Phishing. This term has been around the cyber-security space for quite some time now, but I still run across those who have no idea what it is. To put it simply: phishing is an attack that provides the target with a lure enticing enough to fall for whatever the bad guy is trying to pull off. This type of attack generally takes form via email and can range from tricking you into providing sensitive personal information to installing malware onto your computer.
The root of phishing is social engineering — the art of deception utilized to manipulate individuals to perform an action on behalf of the bad guy. Phishing started out socially, like pretending to be a security guard to gain access somewhere or to get an employee to verify something. With the advent of the internet, however, phishing has gained huge traction in the cyber world due to the low risk, high reward environment (chances of getting caught are slim if the bad guys do things correctly).
So what do we do?
I wish cyber security tools were better at blocking phishing emails, I really do. Working in the cyber realm has shown me how easy it is for phishing campaigns to get past all kinds of protections. Detecting phishing is still something that the human mind is much better at detecting than computers, but we need to be more vigilant.
We could talk about phishing all day, but there are a few things to keep in mind that should help you detect phishing threats:
- Is the email from someone that you know? If not, don’t open the attachment or click any links unless you are confident that it’s legitimate. Check the sender address as well. If the email claims to be from your boss, Billy, take an extra second to check if it’s from email@example.com rather than firstname.lastname@example.org.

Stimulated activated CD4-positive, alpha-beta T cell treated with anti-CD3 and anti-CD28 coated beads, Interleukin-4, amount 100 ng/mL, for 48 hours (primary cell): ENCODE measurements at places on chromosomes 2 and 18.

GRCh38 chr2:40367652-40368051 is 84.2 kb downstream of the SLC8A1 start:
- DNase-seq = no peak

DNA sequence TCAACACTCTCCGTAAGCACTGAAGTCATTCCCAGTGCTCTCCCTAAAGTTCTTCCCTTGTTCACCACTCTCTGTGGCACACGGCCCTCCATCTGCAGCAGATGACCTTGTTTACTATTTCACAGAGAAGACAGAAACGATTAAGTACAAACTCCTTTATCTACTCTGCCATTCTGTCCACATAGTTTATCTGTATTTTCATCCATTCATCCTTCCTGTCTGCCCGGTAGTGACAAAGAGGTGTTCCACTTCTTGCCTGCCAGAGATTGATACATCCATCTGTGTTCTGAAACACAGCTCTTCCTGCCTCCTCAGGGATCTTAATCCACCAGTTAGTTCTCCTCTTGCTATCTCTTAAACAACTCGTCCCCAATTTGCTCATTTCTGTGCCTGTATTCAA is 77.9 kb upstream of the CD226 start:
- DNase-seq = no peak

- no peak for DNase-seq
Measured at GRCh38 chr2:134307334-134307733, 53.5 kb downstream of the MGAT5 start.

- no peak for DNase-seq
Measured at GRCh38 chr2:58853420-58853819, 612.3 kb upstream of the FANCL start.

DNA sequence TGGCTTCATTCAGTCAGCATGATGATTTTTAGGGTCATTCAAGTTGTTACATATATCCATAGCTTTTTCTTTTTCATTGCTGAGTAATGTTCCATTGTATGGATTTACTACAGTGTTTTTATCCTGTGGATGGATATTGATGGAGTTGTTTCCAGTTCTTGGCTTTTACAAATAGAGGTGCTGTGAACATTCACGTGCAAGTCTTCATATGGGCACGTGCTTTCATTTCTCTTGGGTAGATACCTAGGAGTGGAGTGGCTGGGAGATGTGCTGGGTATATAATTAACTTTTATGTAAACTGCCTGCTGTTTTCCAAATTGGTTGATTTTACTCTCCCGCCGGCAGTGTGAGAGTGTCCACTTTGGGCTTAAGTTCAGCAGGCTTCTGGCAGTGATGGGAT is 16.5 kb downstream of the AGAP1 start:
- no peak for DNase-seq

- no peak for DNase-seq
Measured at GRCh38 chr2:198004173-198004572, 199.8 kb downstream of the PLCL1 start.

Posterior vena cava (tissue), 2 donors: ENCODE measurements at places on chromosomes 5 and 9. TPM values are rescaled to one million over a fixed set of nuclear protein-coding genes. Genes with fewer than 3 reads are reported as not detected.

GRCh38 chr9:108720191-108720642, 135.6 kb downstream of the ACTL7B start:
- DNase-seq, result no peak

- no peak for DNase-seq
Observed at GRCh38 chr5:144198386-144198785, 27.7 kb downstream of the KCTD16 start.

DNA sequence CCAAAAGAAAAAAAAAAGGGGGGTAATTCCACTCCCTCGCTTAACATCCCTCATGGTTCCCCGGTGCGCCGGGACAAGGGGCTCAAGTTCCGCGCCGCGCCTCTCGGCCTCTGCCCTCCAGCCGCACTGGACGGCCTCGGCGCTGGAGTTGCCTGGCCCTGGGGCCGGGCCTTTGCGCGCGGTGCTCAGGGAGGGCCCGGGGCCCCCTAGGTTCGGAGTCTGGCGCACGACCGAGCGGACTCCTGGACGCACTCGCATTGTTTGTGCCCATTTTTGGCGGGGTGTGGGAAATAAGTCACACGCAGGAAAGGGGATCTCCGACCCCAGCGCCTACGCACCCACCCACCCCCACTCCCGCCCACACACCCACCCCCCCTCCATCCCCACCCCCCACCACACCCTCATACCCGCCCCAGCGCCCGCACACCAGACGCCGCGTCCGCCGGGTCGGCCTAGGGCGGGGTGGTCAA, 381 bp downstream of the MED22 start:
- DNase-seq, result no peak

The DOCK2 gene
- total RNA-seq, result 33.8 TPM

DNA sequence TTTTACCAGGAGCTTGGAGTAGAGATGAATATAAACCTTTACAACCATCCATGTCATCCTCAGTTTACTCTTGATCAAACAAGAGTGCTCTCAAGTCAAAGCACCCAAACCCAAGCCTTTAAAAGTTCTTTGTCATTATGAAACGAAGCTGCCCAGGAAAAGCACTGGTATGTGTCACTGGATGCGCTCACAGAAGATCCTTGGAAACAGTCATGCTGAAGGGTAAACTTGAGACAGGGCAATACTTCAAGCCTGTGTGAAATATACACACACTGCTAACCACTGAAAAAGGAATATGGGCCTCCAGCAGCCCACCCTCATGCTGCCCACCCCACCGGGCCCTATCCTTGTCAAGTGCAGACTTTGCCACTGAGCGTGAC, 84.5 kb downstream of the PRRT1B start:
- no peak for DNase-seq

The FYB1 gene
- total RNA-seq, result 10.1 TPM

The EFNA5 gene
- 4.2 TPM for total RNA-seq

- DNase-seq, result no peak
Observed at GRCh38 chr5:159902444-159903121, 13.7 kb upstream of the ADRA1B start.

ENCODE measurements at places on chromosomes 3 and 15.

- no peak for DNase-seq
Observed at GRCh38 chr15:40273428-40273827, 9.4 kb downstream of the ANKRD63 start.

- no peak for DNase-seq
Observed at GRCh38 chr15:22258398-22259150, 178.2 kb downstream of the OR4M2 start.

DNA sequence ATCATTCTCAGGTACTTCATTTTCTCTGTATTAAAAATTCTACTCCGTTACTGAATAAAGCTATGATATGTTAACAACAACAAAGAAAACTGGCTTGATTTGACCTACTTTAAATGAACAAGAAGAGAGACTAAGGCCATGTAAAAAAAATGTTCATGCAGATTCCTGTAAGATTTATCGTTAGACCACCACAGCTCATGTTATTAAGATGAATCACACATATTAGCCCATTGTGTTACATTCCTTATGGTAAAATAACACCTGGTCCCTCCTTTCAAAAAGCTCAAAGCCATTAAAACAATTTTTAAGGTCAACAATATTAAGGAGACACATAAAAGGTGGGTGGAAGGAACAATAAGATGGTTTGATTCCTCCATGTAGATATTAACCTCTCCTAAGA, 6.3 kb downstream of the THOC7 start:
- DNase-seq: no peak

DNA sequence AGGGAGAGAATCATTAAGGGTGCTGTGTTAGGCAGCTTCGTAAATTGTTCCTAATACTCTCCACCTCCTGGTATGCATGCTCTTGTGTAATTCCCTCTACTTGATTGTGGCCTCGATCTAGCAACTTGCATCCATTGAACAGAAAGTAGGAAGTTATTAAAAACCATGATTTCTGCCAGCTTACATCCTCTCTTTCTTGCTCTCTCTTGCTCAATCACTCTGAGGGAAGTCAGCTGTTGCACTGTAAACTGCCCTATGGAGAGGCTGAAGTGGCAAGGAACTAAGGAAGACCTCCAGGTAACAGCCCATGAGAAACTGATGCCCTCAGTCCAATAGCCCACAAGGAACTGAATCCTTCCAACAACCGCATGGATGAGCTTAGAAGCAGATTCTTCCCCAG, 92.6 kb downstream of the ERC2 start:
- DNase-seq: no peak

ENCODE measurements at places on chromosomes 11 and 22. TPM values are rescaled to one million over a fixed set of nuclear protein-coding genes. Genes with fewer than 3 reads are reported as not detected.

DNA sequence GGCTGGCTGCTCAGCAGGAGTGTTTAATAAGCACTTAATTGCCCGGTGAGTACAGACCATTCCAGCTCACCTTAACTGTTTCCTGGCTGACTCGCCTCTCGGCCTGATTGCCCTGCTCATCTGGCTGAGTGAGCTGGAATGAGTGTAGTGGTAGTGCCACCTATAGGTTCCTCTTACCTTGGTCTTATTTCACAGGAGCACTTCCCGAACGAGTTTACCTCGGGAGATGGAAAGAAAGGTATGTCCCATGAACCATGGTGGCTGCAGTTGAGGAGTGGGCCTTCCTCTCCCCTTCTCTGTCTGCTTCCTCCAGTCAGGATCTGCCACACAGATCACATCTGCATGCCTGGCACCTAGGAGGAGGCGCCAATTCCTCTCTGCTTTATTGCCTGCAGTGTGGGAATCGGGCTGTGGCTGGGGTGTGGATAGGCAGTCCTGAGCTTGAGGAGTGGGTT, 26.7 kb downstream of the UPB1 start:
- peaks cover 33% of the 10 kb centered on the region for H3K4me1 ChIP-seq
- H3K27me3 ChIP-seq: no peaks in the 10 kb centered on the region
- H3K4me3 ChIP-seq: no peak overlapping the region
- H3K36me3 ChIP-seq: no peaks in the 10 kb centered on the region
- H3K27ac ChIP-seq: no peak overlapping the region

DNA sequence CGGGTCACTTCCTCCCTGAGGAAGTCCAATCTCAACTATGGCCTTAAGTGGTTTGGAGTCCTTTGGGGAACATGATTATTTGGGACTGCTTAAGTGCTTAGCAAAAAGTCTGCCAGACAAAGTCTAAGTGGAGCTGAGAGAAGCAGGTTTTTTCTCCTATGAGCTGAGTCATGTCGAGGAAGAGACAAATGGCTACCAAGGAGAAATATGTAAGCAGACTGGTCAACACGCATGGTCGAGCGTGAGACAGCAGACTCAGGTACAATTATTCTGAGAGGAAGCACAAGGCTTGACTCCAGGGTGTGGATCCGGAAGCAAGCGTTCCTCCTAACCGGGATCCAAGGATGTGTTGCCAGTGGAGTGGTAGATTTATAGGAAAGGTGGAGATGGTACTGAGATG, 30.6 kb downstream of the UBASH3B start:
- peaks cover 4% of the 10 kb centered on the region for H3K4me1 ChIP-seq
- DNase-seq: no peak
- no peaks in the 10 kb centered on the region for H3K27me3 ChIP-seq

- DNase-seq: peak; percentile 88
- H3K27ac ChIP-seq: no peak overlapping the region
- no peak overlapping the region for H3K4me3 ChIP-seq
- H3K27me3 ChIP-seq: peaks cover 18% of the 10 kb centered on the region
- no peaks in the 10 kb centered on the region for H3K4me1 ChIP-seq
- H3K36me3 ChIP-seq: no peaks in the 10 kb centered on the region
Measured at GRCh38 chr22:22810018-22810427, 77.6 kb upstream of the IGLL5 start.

- Does the subject or attachment make sense? If you don’t process invoices, please don’t open the random attachment named “invoice001.docx”. You will have a bad time. Subjects that are worded to scare or entice you into opening the email are generally doing so maliciously.
- Does the email contain a link? If so, mouse over it. You’ll see an indication of where it’s going; if it’s any different than where it should be going (lkhskdhf.com rather than wellsfargo.com), then don’t click it!
- Is the email out of the ordinary? Strange requests, grammatical failures, and spelling errors are all indicative of phishing. I’m not saying that you need to chastise your friend for typing “teh” instead of “the”, but it is common for criminal syndicates to run large phishing campaigns through translators (most phishing campaigns originate from non-English-speaking countries).
Images courtesy of Pixabay.